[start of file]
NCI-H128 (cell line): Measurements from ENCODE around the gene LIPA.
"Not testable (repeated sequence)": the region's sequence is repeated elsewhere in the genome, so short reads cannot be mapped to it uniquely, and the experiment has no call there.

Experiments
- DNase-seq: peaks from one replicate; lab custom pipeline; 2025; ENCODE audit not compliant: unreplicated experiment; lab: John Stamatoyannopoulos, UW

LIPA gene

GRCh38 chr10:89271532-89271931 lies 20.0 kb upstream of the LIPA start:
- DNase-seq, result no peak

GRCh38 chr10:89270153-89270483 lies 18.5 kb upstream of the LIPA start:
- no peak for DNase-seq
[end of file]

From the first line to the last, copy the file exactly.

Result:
NCI-H128 (cell line): Measurements from ENCODE around the gene LIPA.
"Not testable (repeated sequence)": the region's sequence is repeated elsewhere in the genome, so short reads cannot be mapped to it uniquely, and the experiment has no call there.

Experiments
- DNase-seq: peaks from one replicate; lab custom pipeline; 2025; ENCODE audit not compliant: unreplicated experiment; lab: John Stamatoyannopoulos, UW

LIPA gene

GRCh38 chr10:89271532-89271931 lies 20.0 kb upstream of the LIPA start:
- DNase-seq, result no peak

GRCh38 chr10:89270153-89270483 lies 18.5 kb upstream of the LIPA start:
- no peak for DNase-seq